Research Notes

HIV Hitches a Ride The statistics are grim: More than 34 million people worldwide affected with HIV/AIDS, and 800,000- 900,000 cases in the United States with a steady rate of 40,000 new HIV infections each year. Fueled by such statistics, HIV research continues with scientists at the National Institute of Allergy and Infectious Diseases (NIAID) recently discovering a mechanism providing insight into the pathogenesis of the virus in which HIV may hitch a ride from select cells to target cells.

Kate Devine
Oct 1, 2000

HIV Hitches a Ride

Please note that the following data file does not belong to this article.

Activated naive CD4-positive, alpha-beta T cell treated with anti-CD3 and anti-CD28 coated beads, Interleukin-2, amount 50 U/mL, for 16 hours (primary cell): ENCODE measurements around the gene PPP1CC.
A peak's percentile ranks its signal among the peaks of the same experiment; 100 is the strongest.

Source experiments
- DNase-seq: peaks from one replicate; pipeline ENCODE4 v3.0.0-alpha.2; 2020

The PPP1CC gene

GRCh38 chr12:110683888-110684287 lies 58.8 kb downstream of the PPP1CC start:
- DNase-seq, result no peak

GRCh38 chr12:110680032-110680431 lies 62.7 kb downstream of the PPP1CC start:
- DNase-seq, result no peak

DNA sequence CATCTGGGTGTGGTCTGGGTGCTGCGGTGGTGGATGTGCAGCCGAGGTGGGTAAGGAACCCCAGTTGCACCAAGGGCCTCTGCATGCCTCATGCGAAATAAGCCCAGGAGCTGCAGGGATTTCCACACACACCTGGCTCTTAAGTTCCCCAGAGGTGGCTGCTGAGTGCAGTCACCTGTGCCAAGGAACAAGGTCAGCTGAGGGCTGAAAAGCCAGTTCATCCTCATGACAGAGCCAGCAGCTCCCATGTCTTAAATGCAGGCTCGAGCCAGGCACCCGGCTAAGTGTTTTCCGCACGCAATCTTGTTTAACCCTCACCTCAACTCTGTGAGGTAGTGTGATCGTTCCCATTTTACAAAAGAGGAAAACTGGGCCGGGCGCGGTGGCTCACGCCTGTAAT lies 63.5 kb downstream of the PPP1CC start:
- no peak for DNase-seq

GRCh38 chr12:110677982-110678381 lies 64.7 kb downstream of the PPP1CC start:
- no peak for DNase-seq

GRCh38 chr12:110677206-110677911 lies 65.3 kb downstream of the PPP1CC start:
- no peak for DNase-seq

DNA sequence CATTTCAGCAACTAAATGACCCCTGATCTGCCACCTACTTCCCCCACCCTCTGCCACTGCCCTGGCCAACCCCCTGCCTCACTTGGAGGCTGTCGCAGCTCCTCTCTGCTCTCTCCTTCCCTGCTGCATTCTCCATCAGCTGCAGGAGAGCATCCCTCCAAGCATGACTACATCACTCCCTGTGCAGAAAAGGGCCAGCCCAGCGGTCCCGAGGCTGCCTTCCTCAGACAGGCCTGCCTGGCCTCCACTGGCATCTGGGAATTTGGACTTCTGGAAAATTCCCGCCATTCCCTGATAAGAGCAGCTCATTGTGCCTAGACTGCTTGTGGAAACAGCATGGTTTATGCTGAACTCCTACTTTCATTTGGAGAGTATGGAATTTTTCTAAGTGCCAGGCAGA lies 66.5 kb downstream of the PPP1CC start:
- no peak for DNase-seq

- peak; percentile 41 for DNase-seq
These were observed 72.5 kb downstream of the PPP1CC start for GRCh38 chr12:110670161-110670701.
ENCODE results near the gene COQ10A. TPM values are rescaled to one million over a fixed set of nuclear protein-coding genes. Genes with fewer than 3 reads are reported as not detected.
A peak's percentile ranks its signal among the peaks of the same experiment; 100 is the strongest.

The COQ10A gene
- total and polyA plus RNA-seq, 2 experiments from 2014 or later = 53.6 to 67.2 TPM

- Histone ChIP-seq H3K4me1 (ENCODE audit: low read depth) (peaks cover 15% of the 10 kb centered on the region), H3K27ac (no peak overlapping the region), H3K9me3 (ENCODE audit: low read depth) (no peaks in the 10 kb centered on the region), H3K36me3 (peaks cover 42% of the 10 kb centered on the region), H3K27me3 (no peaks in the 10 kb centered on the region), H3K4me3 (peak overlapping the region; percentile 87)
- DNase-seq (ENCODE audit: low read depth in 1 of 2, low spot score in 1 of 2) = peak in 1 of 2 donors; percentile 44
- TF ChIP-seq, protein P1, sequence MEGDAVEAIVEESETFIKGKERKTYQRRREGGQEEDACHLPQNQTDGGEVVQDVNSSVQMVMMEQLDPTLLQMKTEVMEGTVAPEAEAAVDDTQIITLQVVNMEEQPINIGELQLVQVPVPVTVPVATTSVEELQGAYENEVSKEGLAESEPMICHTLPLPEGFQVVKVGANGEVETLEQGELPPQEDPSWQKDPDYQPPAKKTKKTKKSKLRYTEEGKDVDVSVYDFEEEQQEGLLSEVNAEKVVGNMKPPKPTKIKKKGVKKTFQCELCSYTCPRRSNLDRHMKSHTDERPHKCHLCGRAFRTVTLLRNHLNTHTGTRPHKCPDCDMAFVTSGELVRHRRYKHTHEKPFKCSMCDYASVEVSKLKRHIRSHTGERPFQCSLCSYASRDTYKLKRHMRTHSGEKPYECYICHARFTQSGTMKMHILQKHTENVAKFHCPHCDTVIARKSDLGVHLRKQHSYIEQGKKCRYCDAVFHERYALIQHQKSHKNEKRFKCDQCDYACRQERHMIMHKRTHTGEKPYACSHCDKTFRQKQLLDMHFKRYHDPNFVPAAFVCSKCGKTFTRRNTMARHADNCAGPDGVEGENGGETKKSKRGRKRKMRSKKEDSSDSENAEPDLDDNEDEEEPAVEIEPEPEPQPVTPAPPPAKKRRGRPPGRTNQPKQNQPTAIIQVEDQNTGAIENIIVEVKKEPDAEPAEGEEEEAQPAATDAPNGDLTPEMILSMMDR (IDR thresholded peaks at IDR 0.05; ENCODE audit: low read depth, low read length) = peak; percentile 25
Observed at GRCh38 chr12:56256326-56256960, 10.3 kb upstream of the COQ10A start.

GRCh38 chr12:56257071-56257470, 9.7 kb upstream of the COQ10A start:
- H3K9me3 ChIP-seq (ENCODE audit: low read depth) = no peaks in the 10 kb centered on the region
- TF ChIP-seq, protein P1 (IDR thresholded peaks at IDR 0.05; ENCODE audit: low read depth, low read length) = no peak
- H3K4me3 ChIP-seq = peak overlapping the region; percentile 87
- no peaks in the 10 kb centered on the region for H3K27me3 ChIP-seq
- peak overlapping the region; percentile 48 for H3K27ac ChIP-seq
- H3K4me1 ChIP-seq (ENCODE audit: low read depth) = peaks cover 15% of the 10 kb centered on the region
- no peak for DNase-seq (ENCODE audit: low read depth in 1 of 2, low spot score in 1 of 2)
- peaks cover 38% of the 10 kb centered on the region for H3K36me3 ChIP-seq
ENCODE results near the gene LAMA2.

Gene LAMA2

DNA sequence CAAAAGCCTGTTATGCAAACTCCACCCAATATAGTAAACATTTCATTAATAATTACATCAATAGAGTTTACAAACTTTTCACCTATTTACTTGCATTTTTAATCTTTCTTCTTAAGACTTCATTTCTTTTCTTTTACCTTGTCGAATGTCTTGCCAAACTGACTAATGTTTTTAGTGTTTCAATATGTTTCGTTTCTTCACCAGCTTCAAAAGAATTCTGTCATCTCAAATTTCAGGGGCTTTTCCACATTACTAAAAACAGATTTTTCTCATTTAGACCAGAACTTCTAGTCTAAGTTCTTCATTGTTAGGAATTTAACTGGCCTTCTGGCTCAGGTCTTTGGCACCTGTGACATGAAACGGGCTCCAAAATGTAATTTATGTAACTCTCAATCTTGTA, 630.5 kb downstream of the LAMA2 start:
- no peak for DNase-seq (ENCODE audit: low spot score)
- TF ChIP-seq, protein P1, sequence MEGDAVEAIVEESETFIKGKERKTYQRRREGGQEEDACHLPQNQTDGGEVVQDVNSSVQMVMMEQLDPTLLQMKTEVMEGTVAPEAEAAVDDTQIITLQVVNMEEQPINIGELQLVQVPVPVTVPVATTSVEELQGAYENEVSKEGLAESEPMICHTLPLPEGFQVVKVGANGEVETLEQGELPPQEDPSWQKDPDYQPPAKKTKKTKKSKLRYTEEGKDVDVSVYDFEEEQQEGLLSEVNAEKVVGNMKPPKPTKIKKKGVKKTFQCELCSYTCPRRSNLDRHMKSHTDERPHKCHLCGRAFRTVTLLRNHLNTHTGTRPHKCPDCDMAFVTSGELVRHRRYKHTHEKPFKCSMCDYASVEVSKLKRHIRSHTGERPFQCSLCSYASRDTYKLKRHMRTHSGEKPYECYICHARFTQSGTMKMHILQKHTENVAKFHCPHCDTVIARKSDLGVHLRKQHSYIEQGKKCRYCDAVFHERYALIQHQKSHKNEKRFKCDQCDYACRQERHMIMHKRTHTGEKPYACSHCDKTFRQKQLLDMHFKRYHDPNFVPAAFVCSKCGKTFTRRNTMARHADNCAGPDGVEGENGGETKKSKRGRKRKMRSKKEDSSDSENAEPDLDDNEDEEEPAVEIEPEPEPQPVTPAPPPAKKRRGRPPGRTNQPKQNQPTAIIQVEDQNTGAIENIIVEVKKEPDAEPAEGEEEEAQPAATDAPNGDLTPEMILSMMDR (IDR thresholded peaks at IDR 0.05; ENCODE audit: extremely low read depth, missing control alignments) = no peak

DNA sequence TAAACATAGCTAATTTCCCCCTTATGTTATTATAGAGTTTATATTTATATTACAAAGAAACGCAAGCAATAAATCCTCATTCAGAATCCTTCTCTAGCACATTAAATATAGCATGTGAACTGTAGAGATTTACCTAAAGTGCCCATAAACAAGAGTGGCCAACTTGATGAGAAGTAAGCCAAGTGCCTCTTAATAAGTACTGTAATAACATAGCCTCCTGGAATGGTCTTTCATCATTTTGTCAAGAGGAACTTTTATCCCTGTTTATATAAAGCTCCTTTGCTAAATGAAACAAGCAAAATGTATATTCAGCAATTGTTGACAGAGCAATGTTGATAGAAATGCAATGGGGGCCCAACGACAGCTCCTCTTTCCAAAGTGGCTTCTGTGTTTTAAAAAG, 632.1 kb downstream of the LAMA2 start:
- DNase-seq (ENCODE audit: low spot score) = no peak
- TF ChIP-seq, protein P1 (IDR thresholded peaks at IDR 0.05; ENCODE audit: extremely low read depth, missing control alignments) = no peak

The statistics are grim: More than 34 million people worldwide affected with HIV/AIDS, and 800,000- 900,000 cases in the United States with a steady rate of 40,000 new HIV infections each year. Fueled by such statistics, HIV research continues with scientists at the National Institute of Allergy and Infectious Diseases (NIAID) recently discovering a mechanism providing insight into the pathogenesis of the virus in which HIV may hitch a ride from select cells to target cells. Researchers report that B cells, the antibody-producing cells of the immune system, can likely deliver HIV to immune system T cells, those essential for a vigorous immune response (S. Moir et al., "B cells of HIV-1-infected patients bind virions through CD21-complement interactions and transmit infectious virus to activated T cells," Journal of Experimental Medicine, 192:637-45, Sept. 5, 2000). HIV devastates the body's ability to fight off infection by destroying...

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